Jicama (pronounced HEE-kah-mah) is not a vegetable I would have thought to try but I am glad I did. It is referred to ad a Mexican Turnip, Mexican Yam or even Mexican potato.

Chopped, cubed, sliced into fine sticks, raw or cooked, jicama is versatile and great in stir-fries, salads, slaw, soup, and with other veggies and fruits like oranges, apples, carrots, and onions, as well as meats and seafood. A favorite Mexican recipe is chilled jicama slices sprinkled with chili powder, salt, and lime juice.

Jicama is low in calories, an excellent source of fiber and vitamin C – 44% of the daily value per serving – and a powerful antioxidant that zaps free radicals to protect against cancer, inflammation, viral cough, cold, and infections.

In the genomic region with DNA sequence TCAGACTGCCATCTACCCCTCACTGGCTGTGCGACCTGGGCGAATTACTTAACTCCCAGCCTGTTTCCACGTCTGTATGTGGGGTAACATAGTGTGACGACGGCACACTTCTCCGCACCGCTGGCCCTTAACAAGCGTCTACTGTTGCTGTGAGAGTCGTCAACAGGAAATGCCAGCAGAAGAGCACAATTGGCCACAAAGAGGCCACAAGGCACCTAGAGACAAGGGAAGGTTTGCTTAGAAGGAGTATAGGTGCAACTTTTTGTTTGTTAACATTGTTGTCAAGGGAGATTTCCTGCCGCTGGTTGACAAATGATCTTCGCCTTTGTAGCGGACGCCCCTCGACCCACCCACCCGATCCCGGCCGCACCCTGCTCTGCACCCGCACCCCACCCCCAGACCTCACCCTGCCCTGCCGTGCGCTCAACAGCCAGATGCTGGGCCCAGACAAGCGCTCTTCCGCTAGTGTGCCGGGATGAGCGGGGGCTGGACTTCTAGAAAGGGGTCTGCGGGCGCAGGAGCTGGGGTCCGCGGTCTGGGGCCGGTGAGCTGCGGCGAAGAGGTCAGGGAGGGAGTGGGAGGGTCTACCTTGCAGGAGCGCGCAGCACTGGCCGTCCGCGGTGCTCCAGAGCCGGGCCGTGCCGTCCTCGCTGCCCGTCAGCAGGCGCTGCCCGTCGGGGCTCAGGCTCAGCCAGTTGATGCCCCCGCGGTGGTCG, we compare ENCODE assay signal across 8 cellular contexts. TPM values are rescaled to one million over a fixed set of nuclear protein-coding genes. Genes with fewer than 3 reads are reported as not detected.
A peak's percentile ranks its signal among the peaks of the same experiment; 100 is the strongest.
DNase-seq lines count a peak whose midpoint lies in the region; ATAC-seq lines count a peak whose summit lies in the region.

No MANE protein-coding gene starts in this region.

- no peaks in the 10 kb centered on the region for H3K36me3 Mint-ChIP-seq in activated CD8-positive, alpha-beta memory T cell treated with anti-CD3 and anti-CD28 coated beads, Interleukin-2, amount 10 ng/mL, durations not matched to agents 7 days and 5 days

Besides healthy amounts of potassium it can help promote heart health, since high-potassium vegetables and fruit are linked to lower risks of heart disease. Jicama contains important vitamins like folates, riboflavin, pyridoxine, pantothenic acid, and thiamin, and the minerals magnesium, copper, iron, and manganese.

Jicama makes a great potato substitute as is it only has 5.1g net carbs per cup and potatoes have 24.5g net carbs per cup.